The long-term viability of digital publications that rely on scaling audience has been called into question in the last few months. Digital advertising has continued to grow, but increasingly the idea of a business model focused on generating a massive readership or viewership is becoming outmoded by the fluctuating demands of advertisers.
There’s also a prevailing feeling in the media industry that there’s too much content chasing too little advertising cash. This doesn’t necessarily mean that cutting back on both content and audience size will be beneficial, just that a new way looking at the quality of content and its ‘appropriateness’ to the audience is taking hold.
With this new approach come a requirement for new skills, and increasingly digital media businesses are looking to hire heads of Audience Development to their senior management teams.
2016 marks twenty years since I became a headhunter. While that makes me feel incredibly old, it has been a fascinating time to be an observer of the media landscape across the UK and beyond.
When I first started, the internet existed, but was a hard-to-use and limited resource with dial-up access. Email also existed, but not in my office (we relied on faxes). Things were changing, yes; but no-one had really grasped the magnitude of what was about to happen.
If you really want to know how much the media world has changed in the intervening years, imagine saying this back in 1996:
From consumer publishers wrestling with whether or not to install paywalls, to information providers struggling to place a value on their output in a crowded marketplace, the one thing media companies seem to get wrong time and again is pricing. Of course every business is different, and there’s no on-size-fits-all solution, but in almost ten years as a headhunter the issue of how and what to charge the customer has seemed to plague the media market.
Paul Mason, the economics editor of Channel 4 News, comes closest to identifying the crux of the problem that faces most media companies in the digital world. In his recent book, PostCapitalism, Mason says that as digital replaces physical media, almost everything is reduced to the same state – that of an information product that can be infinitely distributed and replicated at virtually no cost. Whether you’re talking about an episode of Game of Thrones, the historical worldwide prices of bauxite, or a picture of Kim Kardashian, it doesn’t matter – it’s all information that can be reproduced and shared.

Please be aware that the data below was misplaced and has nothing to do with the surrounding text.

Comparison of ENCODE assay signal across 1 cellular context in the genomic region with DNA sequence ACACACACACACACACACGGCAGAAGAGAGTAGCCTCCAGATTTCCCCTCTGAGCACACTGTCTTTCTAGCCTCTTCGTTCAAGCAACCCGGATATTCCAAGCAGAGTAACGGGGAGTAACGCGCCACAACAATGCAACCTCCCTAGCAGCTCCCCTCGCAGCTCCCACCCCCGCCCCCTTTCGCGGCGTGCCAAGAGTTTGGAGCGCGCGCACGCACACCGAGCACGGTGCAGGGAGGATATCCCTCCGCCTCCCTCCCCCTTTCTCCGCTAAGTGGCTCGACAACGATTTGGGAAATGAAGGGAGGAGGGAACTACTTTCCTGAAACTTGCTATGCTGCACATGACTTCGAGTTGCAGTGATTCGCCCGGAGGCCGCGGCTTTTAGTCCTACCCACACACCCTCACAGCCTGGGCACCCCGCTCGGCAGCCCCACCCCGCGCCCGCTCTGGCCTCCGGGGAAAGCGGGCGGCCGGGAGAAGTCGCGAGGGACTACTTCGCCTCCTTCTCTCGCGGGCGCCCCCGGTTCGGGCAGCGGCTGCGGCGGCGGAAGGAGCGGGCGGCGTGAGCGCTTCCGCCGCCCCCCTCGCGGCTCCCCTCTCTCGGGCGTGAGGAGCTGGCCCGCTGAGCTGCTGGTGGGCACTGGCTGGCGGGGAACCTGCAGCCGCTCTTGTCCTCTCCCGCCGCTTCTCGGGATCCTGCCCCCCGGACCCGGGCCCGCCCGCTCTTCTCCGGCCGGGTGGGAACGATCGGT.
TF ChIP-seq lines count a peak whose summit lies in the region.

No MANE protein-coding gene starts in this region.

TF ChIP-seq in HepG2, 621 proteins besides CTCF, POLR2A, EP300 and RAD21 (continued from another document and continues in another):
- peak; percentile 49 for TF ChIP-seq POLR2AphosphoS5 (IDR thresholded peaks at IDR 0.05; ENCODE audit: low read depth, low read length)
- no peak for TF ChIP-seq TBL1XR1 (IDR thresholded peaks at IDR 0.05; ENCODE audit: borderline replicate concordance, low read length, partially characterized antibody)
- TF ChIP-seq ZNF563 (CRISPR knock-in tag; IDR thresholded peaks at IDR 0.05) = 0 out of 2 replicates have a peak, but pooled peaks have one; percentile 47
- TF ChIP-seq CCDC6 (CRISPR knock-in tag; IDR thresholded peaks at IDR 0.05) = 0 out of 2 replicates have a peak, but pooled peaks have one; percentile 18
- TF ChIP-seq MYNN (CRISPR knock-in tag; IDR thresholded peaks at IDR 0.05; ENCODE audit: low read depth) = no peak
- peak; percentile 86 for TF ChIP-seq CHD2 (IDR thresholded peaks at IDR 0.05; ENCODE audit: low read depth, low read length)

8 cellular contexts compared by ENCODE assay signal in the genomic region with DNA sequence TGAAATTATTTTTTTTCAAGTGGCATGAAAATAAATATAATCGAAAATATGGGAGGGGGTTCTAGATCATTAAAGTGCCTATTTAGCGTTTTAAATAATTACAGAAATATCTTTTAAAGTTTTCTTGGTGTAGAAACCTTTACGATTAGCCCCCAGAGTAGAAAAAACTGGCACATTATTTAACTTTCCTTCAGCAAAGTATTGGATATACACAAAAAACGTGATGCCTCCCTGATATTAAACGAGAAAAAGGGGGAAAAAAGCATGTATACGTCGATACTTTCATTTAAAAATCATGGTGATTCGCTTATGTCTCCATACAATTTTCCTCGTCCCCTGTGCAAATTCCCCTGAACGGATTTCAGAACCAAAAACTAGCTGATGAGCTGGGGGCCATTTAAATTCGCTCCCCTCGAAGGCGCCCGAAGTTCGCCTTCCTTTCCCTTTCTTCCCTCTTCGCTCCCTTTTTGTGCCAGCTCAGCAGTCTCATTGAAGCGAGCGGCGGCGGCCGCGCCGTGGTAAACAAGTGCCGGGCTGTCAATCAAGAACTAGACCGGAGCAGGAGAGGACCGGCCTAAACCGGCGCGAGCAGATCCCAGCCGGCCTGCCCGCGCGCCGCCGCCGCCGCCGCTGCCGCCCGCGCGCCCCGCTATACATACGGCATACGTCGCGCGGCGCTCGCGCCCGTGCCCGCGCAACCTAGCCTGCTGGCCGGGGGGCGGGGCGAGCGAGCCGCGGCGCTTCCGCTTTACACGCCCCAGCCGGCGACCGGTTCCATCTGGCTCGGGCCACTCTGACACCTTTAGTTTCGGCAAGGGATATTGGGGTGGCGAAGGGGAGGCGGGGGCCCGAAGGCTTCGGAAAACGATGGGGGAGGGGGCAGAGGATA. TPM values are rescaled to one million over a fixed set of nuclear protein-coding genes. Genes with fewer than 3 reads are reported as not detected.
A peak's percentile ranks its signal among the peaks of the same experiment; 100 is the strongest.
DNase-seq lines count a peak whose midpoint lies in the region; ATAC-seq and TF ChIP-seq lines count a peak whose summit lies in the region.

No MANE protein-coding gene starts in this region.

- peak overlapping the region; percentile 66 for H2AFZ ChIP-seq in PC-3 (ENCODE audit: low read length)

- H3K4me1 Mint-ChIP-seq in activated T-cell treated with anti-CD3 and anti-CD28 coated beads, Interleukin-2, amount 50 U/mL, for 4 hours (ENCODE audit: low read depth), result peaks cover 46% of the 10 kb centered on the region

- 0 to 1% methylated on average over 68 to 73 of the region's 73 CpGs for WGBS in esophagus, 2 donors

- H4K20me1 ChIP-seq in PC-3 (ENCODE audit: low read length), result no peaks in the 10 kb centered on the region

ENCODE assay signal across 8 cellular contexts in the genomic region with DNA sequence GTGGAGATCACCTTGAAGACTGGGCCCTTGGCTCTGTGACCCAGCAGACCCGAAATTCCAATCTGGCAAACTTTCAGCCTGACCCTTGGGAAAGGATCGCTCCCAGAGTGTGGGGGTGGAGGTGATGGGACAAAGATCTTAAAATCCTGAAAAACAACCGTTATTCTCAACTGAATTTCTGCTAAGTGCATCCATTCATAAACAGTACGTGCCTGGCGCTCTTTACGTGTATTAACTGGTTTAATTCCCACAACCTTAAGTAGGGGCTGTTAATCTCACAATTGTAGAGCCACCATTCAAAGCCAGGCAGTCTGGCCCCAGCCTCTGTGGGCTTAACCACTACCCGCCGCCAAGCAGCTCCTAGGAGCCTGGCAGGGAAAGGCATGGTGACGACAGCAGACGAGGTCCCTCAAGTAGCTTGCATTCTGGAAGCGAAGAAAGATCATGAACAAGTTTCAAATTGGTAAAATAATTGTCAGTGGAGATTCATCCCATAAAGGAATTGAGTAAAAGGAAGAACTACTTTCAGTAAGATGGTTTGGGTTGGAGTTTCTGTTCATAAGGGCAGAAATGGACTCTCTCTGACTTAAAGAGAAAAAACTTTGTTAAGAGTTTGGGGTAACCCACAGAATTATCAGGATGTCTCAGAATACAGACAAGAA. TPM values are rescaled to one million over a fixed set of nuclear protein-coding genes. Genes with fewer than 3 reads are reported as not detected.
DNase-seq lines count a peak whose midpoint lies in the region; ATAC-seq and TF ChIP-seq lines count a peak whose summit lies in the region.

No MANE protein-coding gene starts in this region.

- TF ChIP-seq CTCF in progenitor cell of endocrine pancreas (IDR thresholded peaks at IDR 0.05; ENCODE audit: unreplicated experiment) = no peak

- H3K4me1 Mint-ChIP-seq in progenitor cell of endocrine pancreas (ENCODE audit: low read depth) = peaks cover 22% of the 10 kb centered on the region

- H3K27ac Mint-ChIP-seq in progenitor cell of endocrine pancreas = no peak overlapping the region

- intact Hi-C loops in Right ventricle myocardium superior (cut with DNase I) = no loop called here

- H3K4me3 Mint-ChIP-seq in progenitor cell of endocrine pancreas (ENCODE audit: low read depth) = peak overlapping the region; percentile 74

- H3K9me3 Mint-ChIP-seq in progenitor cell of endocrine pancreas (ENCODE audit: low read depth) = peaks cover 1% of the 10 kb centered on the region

“There are known knowns. These are things we know that we know. There are known unknowns. That is to say, there are things we know we don’t know. But there are also unknown unknowns. There are things we don’t know we don’t know.”
It is one of the most derided quotes of all time: simultaneously mocked both for its obviousness and its obscurity, Donald Rumsfeld was trying – ham-fistedly – to explain US foreign policy in Iraq. And we know how well that turned out.
With Christmas round the corner, some retail advertisers are raising fears about the effects the rise in ad-blocking could have on their digital operations. But where the focus was once solely on desk and laptop computing, experts are now asking what steps need to be taken to prevent mobile consumption suffering the same fate.
Earlier this month, my colleague Matt looked at the public appetite – or lack of it – for viewing ads online and suggested some of the creative ways publishers are attempting to combat that antipathy.
Well, love them or hate them, they are all titles that have bucked the wider media trend and maintained strong brands and readerships over the last few years. They have become trusted voices by delivering appropriate content in the way their audience demands – across print, digital, social and video media.
So what can content marketers learn from their success?
It’s all too easy nowadays for marketing messages to be avoided. In such a super-saturated time it seems obvious to say this but, nevertheless, it’s true. Print advertising is growing less effective; ad-blocking software fights against pop-ups and intrusive Google Ads; and YouTube has provided us all with the ultimate get out – the ‘skip ad’ button.
With so many firms throwing digital campaigns in our direction, it’s a wonder any break through and connect with individuals. It’s almost like we need a guide on social media to sift the rubbish on our behalf, tell us what’s stylish, and what to buy. Well, welcome to Influencer Marketing and its cabal of hip, young things waiting to fill us all in on what’s made the cool list.
Every so often, one of our clients will hit it off spectacularly well with a candidate during the first round of the recruitment process. Sometimes, the client even comes back to us, says they’ve found their perfect candidate, and adds it’s unlikely they’ll need a second round of interviews.
It seems perfectly natural, doesn’t it? If you have limited time – and you think you’ve already identified the person who would be the best fit – then why bother continuing with the process?
Well, let me tell you, no matter how constrained your time scale, the answer from us will always be loud and clear: even if you think you’ve found the right person, continue the recruitment interviews…